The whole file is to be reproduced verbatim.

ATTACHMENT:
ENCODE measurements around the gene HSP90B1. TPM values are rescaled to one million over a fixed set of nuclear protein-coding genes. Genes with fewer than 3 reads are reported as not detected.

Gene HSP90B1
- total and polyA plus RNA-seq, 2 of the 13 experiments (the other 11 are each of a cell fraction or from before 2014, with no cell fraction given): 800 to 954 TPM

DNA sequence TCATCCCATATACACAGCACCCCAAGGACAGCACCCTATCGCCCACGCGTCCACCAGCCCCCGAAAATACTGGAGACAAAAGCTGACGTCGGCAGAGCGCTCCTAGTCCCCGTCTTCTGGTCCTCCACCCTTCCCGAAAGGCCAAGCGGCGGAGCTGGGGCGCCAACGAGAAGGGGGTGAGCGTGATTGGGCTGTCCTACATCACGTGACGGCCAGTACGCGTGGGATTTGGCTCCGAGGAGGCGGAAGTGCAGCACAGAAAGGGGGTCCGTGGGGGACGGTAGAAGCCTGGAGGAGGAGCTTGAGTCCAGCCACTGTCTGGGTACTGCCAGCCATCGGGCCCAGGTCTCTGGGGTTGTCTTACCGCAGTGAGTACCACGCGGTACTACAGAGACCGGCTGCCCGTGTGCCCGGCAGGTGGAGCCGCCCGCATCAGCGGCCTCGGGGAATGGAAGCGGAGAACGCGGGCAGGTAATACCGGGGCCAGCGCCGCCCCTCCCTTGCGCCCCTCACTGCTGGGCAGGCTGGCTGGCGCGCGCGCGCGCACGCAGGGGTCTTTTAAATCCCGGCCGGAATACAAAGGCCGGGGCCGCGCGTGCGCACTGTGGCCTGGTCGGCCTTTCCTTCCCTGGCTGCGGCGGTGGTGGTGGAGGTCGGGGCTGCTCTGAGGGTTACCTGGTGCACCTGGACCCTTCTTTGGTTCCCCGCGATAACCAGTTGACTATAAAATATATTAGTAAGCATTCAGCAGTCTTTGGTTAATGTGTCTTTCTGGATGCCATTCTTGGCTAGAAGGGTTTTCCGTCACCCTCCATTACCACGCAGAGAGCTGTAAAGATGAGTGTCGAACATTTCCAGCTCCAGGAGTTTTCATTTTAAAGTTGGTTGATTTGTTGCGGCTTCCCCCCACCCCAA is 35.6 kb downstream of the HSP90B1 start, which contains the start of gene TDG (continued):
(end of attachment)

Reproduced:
ENCODE measurements around the gene HSP90B1. TPM values are rescaled to one million over a fixed set of nuclear protein-coding genes. Genes with fewer than 3 reads are reported as not detected.

Gene HSP90B1
- total and polyA plus RNA-seq, 2 of the 13 experiments (the other 11 are each of a cell fraction or from before 2014, with no cell fraction given): 800 to 954 TPM

DNA sequence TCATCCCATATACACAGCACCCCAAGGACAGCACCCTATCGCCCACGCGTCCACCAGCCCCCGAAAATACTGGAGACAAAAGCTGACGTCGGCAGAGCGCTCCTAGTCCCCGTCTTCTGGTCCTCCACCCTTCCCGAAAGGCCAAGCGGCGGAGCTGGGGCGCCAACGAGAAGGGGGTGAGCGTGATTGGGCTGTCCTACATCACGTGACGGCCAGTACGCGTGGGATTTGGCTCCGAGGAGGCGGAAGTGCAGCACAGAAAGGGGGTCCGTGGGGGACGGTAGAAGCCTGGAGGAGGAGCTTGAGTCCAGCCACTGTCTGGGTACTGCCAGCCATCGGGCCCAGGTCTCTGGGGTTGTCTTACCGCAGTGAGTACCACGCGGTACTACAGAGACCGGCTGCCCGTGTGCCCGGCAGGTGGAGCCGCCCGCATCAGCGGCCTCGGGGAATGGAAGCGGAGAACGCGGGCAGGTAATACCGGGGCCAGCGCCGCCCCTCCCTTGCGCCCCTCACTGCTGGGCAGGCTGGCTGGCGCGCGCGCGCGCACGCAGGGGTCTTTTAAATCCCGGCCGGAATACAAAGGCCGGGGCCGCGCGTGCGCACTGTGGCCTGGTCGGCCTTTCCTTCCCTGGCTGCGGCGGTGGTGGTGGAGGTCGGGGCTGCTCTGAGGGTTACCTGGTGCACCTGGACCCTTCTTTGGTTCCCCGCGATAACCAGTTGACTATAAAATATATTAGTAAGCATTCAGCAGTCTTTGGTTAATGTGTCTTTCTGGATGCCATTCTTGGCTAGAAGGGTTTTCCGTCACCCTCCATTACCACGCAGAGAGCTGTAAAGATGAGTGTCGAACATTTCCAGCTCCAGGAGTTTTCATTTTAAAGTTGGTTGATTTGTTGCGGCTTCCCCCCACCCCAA is 35.6 kb downstream of the HSP90B1 start, which contains the start of gene TDG (continued):